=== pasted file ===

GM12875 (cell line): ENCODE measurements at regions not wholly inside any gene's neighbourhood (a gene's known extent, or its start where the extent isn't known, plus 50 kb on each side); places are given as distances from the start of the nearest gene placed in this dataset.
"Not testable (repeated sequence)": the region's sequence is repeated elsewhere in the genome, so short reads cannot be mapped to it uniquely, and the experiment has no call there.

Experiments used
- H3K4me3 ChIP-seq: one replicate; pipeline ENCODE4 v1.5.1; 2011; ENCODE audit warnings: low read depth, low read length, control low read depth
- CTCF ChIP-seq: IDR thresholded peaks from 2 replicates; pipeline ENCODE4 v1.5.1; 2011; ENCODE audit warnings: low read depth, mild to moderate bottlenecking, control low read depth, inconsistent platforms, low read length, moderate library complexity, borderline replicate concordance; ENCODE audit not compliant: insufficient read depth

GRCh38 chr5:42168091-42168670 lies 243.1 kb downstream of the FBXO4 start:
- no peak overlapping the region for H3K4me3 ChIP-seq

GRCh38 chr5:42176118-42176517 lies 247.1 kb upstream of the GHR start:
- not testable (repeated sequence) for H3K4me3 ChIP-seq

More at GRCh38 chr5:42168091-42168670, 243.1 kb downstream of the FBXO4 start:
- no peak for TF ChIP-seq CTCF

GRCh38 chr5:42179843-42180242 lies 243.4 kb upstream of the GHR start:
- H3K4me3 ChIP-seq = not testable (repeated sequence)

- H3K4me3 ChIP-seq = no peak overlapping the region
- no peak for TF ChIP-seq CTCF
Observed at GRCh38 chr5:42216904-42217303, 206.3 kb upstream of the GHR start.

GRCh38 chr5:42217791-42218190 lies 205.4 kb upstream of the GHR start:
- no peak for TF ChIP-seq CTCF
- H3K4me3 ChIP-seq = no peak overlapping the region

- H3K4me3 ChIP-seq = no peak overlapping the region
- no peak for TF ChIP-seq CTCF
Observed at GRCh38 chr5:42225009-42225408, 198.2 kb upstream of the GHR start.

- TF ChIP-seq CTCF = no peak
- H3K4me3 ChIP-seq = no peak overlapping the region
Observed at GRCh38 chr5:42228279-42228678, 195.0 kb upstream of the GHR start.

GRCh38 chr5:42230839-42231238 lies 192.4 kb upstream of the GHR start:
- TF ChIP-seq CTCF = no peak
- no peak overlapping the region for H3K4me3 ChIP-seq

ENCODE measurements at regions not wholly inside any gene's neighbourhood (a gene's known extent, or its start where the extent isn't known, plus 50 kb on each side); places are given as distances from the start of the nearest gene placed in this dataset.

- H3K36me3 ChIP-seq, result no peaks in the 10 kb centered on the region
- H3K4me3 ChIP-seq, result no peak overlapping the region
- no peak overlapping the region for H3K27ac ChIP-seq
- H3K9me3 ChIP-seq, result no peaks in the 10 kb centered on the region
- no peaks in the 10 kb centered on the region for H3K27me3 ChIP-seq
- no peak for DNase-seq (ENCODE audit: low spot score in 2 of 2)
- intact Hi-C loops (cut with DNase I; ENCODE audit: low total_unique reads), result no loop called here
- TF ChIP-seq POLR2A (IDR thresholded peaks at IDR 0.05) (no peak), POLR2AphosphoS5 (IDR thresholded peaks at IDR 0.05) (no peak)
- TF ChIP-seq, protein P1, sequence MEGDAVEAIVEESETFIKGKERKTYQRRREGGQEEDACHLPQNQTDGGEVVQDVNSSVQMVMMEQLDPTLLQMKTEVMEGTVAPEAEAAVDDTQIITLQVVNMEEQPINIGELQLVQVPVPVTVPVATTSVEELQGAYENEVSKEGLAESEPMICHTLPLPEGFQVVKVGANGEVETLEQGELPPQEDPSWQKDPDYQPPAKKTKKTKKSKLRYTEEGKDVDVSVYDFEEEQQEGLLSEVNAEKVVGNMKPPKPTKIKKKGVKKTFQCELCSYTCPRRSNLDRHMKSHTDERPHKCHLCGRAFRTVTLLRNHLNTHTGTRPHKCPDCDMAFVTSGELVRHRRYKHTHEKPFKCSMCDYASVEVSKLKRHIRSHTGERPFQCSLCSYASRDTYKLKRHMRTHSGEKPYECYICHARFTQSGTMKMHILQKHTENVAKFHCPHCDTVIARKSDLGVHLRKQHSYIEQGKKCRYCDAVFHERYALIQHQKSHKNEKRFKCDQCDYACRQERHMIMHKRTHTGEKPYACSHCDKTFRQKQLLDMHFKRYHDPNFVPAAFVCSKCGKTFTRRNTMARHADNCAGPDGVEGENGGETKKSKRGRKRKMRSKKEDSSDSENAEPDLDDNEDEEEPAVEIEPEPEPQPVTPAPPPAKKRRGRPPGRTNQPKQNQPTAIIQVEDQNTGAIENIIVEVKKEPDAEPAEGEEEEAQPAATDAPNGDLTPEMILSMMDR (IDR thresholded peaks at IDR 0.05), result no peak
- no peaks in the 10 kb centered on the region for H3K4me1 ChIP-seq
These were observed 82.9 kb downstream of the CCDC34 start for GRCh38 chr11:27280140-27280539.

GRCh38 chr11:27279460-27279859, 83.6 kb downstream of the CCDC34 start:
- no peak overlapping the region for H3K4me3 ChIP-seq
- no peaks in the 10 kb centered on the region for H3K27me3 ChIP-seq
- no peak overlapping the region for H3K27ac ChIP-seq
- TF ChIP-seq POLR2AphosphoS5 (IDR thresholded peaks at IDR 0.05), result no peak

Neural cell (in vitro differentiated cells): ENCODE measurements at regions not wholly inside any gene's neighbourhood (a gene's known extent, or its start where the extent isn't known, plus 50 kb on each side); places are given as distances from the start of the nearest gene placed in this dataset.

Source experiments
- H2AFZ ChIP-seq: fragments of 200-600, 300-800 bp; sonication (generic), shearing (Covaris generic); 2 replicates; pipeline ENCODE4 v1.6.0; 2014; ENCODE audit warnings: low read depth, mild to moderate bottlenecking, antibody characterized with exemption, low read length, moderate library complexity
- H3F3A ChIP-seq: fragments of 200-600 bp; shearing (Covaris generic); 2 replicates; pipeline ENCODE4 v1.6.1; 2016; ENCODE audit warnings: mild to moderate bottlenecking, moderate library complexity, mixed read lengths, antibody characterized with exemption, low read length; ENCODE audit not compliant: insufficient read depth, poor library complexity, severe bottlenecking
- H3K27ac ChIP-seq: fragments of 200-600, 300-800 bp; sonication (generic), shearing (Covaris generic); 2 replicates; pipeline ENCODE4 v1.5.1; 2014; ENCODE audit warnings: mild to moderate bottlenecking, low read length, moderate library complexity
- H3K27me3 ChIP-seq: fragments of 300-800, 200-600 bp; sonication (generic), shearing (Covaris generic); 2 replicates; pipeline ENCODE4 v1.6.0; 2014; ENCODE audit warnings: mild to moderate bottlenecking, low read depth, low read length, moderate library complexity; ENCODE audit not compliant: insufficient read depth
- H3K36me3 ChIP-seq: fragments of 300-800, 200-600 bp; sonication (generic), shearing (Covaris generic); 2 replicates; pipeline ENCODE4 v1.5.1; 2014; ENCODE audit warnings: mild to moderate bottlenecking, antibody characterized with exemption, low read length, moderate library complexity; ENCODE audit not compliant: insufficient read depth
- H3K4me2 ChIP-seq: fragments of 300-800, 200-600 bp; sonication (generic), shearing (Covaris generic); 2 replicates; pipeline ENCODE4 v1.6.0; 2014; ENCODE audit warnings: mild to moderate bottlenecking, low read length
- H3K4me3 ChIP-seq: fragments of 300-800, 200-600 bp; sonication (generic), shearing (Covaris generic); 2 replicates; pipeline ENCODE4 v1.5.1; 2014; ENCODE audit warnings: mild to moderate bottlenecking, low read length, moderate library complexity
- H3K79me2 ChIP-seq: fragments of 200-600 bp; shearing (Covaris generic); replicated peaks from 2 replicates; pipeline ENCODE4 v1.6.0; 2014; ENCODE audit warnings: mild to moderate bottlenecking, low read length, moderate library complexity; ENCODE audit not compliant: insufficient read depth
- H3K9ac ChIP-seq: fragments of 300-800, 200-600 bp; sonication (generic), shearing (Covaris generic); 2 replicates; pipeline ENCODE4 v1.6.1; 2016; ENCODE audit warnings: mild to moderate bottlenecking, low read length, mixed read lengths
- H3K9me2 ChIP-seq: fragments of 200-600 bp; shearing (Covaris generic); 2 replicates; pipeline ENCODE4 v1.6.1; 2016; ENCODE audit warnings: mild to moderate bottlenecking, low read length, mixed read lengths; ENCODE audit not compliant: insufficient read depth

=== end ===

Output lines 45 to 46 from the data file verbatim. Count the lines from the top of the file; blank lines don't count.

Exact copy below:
- TF ChIP-seq POLR2AphosphoS5 (IDR thresholded peaks at IDR 0.05), result no peak

Neural cell (in vitro differentiated cells): ENCODE measurements at regions not wholly inside any gene's neighbourhood (a gene's known extent, or its start where the extent isn't known, plus 50 kb on each side); places are given as distances from the start of the nearest gene placed in this dataset.